Kansas State’s biggest problem and concern is at running back? It’s Kansas State – it’s going to run the ball.
There’s talent and experience on the offensive front, even if the tackles are a bit of a question mark, and with QB Jake Waters and WR Tyler Lockett back, there are stars to work around – the running back situation will work itself out and be just fine.
The defense always seems to need key replacements, and this year it’s at linebacker, But DE Ryan Mueller and the front four should be as sound as any in the Big 12, and the secondary, despite the loss of Ty Zimmerman and other top parts, will be solid once again.
So is this going to be the last time Snyder tries to crank it up and come up with a Big 12 title? Is this really the time to start thinking transition? Think of it this way – forgetting about his first run, if Snyder’s first year at Kansas State was 2009, when he came back from his mini-retirement, only Bob Stoops, Gary Patterson, Mike Gundy and Art Briles would’ve had more Big 12 tenure.
Don’t expect the ride to stop quite yet.
What to watch for on offense:
The continued emergence of Jake Waters. It was the first game after the Collin Klein era, and Waters had to step in and try to fill in the gaping positional hole. He completed 21-of-29 passes for 280 yards and two scores against North Dakota State, but he threw two picks, ran 11 times for one yard, and the team lost. Not asked to be a typical Kansas State running quarterback – that’s what Daniel Sams, who transferred this offseason, was for – he’s a big more of a baller and a passer who finds ways to get things done. He’s not necessarily consistent, but he showed up big in the loss to Oklahoma, played well in the loss to Texas, and ended the year with a scintillating game against Michigan. Now this is his offense, and he has to be the leader from the start. He will be.
What to watch for on defense:
How will the JUCO guys fill in the gaps? The Wildcats have great players to build around in DE Ryan Mueller, LB Jonathan Truman and SS Dante Barnett, but the defense has to replace the do-it-all playmaking ability of leading-tackler Blake Slaughter at one linebacker spot and has to fill the hole at safety left by Ty Zimmerman, among other defensive openings. The key new guy should be 6-4, 315-pound JUCO transfer Terrell Clinkscales at one tackle spot, working in a likely rotation with Valentino Coleman next to mainstay Travis Britz. Clinkscales is a big-bodied interior pass rusher, 6-0, 225-pound D’Vonta Derricott is a guided-missile of a middle linebacker prospect who flies all over the field, and 6-1, 205-pound Danzel McDaniel is a big corner who can pop. Overall, the defense has to be better at getting into the backfield when Mueller isn’t terrorizing quarterbacks, and coming up with more third down stops is a must, but there’s enough in place, to go along with the new guys, to expect another good year after finishing 26th in the nation in total D.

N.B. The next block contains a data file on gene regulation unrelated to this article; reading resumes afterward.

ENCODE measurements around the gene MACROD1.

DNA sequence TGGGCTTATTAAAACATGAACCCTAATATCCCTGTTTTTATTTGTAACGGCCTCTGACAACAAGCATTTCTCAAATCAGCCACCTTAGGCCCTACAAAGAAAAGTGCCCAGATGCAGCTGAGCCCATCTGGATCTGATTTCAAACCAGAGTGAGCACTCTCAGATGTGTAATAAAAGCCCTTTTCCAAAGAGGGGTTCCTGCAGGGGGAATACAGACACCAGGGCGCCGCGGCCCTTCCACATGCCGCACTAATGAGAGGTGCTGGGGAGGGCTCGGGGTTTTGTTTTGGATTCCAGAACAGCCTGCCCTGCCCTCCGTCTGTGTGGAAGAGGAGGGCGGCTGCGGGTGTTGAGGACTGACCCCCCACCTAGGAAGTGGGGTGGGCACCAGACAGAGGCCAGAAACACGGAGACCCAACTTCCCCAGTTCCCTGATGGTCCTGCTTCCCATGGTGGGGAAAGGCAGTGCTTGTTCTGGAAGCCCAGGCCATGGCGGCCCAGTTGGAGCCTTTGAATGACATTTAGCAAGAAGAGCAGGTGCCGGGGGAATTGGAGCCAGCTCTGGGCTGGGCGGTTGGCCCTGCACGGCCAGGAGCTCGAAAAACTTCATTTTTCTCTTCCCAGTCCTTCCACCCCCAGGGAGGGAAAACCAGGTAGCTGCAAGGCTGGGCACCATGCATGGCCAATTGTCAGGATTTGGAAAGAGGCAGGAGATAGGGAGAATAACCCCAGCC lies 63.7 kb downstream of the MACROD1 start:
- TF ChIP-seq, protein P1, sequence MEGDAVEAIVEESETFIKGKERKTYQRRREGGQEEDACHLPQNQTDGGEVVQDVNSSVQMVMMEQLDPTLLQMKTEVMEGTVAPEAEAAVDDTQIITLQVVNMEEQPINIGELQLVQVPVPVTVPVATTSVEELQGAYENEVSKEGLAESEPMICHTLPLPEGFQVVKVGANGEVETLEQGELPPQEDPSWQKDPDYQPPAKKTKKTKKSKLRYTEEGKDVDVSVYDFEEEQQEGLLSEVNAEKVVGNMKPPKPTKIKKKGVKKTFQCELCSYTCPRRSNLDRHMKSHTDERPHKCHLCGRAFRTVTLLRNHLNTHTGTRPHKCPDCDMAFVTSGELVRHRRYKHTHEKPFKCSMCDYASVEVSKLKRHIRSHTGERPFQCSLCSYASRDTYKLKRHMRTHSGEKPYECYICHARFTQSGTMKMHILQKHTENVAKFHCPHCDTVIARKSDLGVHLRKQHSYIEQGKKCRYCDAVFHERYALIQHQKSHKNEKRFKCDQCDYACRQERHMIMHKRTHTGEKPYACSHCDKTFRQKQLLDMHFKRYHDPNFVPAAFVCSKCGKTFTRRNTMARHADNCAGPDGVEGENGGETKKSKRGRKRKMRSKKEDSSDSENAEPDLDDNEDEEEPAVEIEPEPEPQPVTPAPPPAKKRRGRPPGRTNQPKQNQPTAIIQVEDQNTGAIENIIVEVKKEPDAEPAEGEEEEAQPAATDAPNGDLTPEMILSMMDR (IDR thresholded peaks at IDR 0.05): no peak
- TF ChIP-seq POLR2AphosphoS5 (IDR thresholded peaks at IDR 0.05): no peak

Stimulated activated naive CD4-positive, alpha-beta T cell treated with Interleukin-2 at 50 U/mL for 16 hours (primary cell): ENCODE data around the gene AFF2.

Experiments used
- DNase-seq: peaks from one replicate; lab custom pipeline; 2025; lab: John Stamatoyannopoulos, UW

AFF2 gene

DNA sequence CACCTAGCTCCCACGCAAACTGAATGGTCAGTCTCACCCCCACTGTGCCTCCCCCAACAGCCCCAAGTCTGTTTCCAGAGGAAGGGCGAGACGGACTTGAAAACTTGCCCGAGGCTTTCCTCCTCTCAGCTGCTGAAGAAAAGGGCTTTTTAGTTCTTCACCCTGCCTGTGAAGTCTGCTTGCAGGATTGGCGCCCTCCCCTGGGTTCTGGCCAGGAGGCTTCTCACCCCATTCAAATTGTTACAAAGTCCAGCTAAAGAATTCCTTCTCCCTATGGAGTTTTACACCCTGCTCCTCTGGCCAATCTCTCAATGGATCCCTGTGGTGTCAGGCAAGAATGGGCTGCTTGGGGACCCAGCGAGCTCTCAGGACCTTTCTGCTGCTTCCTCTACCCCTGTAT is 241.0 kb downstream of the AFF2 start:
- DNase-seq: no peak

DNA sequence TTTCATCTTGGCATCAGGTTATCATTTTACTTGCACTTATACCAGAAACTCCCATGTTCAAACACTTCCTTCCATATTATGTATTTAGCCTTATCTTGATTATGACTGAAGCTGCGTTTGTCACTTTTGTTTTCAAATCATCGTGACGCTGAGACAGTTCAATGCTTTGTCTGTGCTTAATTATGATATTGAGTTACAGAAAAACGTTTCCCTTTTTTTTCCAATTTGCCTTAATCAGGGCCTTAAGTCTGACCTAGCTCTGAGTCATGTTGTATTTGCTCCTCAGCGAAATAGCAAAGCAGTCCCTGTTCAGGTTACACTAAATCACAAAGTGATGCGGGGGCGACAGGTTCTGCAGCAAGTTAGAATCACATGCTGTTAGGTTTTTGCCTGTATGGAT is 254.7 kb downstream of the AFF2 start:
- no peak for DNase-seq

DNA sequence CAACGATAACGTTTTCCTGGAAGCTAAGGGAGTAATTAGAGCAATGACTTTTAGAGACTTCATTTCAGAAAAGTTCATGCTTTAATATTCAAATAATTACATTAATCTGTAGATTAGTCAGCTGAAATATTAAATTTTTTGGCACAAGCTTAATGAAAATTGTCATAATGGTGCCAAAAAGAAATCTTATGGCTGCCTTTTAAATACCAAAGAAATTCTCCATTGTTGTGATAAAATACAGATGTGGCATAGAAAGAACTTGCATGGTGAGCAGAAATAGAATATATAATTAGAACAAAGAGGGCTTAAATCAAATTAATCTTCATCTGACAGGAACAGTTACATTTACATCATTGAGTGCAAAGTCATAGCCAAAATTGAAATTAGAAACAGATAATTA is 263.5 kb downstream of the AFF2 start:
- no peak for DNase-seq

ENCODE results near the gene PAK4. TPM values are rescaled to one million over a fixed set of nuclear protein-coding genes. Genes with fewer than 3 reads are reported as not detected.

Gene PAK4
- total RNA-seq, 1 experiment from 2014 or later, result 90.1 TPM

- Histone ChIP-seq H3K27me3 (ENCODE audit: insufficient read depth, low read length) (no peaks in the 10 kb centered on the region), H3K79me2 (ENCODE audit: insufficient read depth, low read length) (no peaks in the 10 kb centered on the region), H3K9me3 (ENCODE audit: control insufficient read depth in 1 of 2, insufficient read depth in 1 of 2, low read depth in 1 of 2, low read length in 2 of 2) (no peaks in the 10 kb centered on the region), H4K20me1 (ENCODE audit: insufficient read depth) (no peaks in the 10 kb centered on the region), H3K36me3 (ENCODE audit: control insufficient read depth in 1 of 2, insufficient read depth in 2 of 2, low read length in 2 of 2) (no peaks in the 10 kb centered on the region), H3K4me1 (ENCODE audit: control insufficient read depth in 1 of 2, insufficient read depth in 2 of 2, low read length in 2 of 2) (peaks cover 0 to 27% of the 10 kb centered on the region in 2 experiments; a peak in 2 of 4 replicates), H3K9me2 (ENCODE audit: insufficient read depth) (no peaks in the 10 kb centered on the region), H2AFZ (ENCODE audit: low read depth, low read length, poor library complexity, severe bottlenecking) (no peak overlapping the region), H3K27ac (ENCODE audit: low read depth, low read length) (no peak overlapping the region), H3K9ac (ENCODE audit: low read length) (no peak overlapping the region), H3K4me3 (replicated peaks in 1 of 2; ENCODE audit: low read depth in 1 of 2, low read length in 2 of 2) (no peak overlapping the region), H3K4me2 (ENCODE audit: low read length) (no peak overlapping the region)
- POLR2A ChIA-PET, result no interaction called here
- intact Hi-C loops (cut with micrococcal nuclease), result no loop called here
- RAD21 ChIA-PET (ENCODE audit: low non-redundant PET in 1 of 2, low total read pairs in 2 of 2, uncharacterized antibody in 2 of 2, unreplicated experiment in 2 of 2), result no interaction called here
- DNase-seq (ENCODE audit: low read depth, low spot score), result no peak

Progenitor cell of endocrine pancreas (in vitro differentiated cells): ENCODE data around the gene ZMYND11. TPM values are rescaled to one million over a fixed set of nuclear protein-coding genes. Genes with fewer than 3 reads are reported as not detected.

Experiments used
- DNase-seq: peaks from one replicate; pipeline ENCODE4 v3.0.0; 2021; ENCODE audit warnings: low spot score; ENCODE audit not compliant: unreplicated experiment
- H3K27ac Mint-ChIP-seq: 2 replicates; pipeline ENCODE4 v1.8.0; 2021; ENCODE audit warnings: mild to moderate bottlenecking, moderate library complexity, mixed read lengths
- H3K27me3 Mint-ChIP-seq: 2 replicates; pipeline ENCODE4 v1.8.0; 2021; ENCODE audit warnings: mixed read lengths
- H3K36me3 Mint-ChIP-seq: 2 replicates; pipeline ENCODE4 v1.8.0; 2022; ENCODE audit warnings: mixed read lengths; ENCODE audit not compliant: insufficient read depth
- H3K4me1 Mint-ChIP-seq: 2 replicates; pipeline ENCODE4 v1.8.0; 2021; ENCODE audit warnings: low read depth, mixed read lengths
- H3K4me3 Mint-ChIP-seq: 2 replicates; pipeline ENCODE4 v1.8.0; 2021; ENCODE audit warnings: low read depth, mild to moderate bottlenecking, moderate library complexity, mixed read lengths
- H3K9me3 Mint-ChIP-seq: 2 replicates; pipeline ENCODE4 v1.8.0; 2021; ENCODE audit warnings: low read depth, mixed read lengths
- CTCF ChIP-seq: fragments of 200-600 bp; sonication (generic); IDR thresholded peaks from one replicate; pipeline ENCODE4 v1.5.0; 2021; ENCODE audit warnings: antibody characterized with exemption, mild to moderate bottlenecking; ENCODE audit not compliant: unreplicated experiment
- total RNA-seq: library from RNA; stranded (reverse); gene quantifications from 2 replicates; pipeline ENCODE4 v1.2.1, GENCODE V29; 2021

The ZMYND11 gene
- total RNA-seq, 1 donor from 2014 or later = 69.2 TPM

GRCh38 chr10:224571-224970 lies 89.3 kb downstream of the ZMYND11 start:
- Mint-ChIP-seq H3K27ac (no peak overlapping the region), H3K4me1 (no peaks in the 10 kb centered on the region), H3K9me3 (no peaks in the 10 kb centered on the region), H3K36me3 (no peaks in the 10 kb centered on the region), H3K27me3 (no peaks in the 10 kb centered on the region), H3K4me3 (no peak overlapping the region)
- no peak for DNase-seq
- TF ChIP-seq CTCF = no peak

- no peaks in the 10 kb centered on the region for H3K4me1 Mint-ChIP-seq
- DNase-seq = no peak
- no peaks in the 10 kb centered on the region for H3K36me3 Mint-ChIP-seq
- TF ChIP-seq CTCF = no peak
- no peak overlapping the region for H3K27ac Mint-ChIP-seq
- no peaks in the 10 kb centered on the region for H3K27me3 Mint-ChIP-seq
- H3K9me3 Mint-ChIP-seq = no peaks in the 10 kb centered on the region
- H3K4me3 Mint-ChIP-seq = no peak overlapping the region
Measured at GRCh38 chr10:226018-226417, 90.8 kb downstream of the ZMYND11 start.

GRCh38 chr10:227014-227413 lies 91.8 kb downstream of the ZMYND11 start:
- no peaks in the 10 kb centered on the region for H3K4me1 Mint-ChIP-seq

The team will be far better if … the running game works and controls the game and owns third downs. As always, run the ball, move the chains, control the tempo, win. That’s Kansas State. The notable exception was the loss to Baylor, but the 327 rushing yards helped control the game and kept the high-powered Bear offense in check. The other four losses – North Dakota State, Texas, Oklahoma State and Oklahoma – all came on the team’s four worst rushing games of the season. In 2012, Kansas State lost two games, with the Oregon and Baylor defeats coming on the two worst rushing games of the season. It all ties in together – the Wildcats converted a season-low 20% of their third down chances against NDSU, a second-worst 33% of their tries against OU, and were under 50% against Baylor and Oklahoma State.
An SEC team is going on the road to play a nasty non-conference road game against a BCS team? Auburn is coming into Bill Snyder Family for a huge, national-splash date after the Wildcats get a week off to prepare, but there’s work to do before getting to the big showdown. Kansas State will be the FCSer this time around, starting out against Stephen F. Austin, and starts out the Big 12 season with a road game at Iowa State for the only road game until October 18th.